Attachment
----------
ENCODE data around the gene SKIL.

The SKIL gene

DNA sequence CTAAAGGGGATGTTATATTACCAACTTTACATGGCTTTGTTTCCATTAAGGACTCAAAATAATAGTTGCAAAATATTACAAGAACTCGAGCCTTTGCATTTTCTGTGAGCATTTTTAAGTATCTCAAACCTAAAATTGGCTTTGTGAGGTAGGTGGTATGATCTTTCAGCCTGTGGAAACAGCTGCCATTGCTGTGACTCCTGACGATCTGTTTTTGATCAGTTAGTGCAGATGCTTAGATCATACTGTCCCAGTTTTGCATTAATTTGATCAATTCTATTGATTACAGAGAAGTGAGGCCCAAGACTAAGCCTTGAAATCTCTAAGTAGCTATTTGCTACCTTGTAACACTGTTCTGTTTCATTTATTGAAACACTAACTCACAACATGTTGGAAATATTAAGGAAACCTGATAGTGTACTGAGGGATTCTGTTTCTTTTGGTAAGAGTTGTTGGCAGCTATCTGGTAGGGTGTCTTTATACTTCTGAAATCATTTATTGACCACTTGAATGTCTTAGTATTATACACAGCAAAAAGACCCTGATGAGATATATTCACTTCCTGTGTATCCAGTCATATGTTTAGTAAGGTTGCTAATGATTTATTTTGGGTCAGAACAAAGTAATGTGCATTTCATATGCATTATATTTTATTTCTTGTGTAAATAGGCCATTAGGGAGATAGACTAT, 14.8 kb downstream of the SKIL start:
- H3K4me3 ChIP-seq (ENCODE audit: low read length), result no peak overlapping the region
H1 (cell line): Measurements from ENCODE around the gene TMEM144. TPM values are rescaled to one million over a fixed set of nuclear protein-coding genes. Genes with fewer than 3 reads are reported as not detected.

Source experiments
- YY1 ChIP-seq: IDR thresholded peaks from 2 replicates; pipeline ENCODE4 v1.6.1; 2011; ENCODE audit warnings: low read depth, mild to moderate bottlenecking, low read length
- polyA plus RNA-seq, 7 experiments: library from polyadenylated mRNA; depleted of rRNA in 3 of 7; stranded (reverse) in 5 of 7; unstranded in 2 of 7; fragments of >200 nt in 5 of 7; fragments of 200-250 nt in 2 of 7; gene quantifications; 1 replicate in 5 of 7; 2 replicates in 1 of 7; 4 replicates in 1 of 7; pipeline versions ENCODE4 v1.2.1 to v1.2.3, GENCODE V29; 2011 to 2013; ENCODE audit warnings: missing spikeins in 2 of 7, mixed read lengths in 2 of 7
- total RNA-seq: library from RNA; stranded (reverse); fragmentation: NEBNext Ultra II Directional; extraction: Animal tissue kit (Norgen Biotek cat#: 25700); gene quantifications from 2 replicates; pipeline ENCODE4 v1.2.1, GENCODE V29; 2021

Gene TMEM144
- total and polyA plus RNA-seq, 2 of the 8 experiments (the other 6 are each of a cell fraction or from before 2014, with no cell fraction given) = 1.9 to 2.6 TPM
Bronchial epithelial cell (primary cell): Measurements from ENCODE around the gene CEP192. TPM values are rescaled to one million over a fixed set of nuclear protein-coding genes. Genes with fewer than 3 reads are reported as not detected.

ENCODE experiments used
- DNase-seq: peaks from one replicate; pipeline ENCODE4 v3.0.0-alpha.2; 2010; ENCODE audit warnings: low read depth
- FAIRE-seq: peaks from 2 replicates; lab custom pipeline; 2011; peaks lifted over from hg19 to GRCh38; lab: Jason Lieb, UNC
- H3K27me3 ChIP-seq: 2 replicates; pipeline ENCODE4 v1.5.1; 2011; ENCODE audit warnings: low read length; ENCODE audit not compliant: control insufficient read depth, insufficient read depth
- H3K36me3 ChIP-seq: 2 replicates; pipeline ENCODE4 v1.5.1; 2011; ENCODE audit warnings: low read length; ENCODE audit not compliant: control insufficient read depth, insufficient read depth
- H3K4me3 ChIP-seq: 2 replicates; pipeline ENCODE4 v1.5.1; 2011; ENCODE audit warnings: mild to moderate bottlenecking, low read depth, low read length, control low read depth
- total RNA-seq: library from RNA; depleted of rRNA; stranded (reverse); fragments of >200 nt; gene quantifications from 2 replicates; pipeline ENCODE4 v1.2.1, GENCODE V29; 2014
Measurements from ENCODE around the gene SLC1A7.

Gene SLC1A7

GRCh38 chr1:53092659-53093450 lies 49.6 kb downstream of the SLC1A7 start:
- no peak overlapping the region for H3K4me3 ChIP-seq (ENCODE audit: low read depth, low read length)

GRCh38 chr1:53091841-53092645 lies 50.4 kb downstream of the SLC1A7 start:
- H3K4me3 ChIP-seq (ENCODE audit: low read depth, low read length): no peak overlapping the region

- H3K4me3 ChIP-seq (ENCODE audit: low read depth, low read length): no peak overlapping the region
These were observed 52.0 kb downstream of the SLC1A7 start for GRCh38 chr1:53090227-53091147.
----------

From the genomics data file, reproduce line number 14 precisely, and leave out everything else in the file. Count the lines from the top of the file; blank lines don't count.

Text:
- DNase-seq: peaks from one replicate; pipeline ENCODE4 v3.0.0-alpha.2; 2010; ENCODE audit warnings: low read depth